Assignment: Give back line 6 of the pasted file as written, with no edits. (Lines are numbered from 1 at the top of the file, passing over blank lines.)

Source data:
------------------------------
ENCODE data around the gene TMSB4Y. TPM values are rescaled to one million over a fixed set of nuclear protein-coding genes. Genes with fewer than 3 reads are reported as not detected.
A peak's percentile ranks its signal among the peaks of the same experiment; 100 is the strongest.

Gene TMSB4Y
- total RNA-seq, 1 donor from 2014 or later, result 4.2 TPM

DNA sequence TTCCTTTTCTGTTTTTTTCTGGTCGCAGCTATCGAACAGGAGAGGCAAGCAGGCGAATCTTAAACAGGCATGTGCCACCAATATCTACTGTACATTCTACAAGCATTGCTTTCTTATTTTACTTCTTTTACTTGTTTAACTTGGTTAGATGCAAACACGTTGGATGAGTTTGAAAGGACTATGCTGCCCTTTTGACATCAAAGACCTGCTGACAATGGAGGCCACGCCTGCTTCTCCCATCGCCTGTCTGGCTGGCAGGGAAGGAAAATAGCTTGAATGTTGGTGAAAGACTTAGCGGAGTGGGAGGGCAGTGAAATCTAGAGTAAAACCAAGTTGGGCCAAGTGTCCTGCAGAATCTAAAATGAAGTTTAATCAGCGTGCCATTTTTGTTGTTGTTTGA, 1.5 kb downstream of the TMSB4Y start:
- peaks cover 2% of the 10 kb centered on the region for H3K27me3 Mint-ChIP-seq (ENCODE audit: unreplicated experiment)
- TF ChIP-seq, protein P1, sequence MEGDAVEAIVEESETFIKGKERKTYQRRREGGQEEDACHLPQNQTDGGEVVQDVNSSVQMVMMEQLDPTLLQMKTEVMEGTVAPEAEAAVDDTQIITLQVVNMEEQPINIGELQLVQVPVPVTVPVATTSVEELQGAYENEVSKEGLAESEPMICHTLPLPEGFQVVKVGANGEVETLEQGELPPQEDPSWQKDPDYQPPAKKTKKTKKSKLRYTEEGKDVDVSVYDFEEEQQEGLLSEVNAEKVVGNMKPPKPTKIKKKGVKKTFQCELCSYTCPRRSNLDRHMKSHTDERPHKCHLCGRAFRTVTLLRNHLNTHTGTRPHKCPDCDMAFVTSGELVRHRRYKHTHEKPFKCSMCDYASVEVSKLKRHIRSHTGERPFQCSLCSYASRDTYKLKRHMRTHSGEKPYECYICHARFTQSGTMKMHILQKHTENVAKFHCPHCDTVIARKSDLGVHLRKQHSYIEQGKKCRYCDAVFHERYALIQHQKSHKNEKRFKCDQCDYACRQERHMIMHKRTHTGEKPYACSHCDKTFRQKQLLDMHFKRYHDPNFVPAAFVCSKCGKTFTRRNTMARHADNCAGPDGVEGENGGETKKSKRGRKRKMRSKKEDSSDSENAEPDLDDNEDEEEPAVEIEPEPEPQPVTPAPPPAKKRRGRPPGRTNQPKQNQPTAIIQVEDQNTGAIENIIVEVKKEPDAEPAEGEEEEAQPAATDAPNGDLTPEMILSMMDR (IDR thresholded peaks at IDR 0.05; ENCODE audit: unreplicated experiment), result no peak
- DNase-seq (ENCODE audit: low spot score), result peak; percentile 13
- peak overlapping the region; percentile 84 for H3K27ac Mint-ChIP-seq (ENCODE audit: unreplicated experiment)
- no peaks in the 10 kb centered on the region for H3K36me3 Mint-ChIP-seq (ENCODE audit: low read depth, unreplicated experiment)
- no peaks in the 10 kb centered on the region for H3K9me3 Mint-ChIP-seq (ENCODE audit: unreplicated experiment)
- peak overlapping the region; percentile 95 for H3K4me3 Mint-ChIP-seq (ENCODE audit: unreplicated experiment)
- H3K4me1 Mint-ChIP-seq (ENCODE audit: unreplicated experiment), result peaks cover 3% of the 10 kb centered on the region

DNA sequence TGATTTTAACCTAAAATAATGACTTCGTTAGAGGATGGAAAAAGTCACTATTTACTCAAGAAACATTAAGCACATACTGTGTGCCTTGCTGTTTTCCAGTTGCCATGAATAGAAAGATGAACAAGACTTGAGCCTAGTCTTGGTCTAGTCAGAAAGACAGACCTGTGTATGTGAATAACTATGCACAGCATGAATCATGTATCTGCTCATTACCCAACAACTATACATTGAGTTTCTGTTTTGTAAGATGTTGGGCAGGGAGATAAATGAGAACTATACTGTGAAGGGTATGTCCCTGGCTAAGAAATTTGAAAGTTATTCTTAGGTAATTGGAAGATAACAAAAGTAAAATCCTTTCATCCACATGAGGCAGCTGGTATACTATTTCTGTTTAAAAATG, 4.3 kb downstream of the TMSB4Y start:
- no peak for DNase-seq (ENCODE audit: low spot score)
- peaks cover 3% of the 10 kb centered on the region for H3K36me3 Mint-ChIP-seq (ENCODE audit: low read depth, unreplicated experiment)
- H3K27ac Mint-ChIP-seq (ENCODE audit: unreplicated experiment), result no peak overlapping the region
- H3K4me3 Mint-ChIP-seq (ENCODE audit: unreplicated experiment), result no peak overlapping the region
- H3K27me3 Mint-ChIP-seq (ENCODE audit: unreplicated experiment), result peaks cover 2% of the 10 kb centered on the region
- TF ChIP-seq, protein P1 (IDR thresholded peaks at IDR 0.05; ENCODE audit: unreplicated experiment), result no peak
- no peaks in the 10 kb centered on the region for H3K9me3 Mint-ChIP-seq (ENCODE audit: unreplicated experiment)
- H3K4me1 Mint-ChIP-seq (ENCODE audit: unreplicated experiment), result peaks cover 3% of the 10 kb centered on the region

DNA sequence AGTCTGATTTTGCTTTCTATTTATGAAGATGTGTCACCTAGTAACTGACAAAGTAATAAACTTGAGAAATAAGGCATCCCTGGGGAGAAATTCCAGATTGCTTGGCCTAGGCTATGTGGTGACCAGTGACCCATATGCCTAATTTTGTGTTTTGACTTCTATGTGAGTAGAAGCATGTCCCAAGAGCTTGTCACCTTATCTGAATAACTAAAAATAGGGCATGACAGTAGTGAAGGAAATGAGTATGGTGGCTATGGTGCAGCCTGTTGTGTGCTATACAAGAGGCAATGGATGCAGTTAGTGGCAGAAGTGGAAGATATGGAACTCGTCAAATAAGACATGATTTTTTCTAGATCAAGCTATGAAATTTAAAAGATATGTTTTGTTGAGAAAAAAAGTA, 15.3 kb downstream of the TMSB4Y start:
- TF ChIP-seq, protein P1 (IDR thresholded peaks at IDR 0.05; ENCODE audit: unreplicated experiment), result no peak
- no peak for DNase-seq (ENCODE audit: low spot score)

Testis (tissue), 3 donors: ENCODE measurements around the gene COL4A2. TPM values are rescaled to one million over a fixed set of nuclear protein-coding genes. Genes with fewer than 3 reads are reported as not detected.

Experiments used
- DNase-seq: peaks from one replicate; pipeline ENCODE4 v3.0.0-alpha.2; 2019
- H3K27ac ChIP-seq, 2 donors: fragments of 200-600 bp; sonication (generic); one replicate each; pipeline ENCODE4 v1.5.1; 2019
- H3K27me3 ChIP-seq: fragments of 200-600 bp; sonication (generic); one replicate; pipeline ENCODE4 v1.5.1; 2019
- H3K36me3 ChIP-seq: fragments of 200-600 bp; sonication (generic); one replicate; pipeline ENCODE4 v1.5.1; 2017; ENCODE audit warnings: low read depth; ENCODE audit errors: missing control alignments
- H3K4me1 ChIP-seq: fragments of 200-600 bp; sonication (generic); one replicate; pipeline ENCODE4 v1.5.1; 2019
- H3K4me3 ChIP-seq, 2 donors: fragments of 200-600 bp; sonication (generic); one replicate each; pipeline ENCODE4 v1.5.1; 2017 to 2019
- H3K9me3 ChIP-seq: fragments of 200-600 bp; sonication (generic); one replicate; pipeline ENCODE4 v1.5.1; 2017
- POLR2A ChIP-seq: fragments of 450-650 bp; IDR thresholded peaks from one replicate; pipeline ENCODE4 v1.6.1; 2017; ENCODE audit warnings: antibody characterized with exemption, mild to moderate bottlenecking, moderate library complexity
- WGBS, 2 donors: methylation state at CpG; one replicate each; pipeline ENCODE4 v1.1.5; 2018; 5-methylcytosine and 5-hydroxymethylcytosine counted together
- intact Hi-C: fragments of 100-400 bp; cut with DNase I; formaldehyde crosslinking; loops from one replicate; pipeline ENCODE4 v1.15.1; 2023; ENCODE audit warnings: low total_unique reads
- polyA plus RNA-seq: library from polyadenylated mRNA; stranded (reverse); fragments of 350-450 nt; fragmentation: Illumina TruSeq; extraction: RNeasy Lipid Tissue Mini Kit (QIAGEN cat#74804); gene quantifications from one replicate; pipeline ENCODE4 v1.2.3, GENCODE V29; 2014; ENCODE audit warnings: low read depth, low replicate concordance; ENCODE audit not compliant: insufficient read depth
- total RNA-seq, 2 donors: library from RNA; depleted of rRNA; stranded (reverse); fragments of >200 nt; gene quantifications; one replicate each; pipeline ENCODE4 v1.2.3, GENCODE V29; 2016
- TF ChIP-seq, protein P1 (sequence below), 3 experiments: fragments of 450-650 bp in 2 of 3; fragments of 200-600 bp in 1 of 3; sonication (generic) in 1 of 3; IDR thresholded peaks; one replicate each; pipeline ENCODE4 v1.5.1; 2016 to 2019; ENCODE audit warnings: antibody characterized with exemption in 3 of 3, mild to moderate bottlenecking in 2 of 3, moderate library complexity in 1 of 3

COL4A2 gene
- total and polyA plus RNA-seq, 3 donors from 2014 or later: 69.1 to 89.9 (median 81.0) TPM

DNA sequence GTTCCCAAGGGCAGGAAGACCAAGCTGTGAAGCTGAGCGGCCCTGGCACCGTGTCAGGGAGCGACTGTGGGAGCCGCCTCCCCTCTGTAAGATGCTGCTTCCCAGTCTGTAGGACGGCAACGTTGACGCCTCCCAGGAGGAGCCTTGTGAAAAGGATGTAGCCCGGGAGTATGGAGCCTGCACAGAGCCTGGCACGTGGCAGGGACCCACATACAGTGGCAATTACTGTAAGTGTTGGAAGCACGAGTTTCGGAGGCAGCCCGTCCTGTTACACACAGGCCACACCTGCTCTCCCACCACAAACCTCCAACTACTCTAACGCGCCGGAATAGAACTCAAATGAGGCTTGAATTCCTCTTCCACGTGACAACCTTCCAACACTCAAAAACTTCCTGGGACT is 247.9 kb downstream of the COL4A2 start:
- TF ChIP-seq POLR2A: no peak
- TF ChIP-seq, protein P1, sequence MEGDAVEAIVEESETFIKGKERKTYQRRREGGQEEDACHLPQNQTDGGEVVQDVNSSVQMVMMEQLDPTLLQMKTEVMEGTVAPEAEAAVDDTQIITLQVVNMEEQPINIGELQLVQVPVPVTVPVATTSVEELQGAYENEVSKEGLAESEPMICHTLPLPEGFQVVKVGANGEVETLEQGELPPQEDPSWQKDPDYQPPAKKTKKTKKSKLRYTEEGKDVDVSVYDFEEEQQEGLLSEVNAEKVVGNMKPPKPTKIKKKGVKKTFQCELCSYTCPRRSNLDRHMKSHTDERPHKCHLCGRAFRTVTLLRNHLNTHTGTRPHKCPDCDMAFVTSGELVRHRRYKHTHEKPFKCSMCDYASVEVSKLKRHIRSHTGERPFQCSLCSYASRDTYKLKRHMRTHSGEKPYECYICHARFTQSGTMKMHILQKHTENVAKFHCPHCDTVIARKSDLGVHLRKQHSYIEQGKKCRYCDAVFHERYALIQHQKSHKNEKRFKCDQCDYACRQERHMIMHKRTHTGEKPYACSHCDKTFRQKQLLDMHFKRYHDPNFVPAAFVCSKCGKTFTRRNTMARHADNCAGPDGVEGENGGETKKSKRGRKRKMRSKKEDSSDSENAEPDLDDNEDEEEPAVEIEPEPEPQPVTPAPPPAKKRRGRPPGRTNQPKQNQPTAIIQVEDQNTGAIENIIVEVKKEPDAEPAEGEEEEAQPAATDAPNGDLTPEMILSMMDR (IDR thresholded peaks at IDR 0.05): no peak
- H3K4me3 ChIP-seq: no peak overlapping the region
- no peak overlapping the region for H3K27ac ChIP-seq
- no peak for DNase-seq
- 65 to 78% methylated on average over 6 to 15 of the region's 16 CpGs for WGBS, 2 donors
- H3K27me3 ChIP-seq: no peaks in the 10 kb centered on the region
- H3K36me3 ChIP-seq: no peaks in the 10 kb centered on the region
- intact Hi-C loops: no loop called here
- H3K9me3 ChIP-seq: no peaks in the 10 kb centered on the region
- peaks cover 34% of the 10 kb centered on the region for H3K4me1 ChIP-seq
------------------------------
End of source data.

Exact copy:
- peaks cover 2% of the 10 kb centered on the region for H3K27me3 Mint-ChIP-seq (ENCODE audit: unreplicated experiment)